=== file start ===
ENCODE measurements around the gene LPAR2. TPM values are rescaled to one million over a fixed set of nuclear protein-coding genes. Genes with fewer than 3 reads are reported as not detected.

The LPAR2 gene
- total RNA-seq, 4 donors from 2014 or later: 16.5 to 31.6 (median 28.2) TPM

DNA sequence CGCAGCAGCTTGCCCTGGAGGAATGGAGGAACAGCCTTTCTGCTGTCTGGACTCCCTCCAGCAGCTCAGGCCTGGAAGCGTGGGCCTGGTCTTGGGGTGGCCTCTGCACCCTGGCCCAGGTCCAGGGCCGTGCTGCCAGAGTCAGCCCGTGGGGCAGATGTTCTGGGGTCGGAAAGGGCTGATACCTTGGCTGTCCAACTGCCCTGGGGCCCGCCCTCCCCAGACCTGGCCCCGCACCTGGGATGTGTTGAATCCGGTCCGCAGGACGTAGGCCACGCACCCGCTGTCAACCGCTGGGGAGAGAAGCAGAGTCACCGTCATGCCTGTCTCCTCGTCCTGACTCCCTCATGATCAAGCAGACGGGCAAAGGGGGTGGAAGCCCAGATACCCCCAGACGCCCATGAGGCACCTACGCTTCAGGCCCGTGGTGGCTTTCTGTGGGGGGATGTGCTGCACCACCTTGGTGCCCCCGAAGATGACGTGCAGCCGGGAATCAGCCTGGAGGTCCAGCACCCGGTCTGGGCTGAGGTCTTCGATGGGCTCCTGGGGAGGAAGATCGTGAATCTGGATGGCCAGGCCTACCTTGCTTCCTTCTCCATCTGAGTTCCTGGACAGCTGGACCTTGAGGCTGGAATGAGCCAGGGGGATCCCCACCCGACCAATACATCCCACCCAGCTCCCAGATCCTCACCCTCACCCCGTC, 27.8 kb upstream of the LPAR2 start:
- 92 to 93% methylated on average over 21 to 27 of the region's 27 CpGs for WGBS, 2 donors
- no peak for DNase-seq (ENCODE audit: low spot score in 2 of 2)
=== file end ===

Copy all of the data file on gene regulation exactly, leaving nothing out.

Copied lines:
ENCODE measurements around the gene LPAR2. TPM values are rescaled to one million over a fixed set of nuclear protein-coding genes. Genes with fewer than 3 reads are reported as not detected.

The LPAR2 gene
- total RNA-seq, 4 donors from 2014 or later: 16.5 to 31.6 (median 28.2) TPM

DNA sequence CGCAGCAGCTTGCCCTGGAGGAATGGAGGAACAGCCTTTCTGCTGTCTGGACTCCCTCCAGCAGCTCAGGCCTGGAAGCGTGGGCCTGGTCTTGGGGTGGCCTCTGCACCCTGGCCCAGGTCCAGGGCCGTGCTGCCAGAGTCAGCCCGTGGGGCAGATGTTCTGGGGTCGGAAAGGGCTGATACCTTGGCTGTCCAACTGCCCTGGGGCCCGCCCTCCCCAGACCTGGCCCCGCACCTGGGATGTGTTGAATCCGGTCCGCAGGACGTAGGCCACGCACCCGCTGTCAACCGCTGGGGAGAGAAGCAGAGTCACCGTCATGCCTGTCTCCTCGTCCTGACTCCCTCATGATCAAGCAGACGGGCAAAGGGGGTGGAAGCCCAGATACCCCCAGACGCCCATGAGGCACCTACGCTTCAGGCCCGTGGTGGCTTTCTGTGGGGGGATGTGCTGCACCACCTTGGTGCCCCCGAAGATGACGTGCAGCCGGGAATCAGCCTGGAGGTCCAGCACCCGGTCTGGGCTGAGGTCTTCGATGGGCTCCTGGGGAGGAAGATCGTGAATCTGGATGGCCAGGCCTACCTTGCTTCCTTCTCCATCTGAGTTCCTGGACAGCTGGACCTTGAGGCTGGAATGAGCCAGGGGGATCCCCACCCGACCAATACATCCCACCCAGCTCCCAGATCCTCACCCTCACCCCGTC, 27.8 kb upstream of the LPAR2 start:
- 92 to 93% methylated on average over 21 to 27 of the region's 27 CpGs for WGBS, 2 donors
- no peak for DNase-seq (ENCODE audit: low spot score in 2 of 2)